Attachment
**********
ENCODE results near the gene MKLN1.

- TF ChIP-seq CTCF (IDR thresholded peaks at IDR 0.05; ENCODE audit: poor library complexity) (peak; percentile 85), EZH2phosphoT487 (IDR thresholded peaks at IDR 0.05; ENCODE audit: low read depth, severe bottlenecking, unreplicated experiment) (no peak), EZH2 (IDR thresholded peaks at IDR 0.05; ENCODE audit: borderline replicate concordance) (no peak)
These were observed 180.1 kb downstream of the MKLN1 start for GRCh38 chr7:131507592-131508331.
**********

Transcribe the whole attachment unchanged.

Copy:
ENCODE results near the gene MKLN1.

- TF ChIP-seq CTCF (IDR thresholded peaks at IDR 0.05; ENCODE audit: poor library complexity) (peak; percentile 85), EZH2phosphoT487 (IDR thresholded peaks at IDR 0.05; ENCODE audit: low read depth, severe bottlenecking, unreplicated experiment) (no peak), EZH2 (IDR thresholded peaks at IDR 0.05; ENCODE audit: borderline replicate concordance) (no peak)
These were observed 180.1 kb downstream of the MKLN1 start for GRCh38 chr7:131507592-131508331.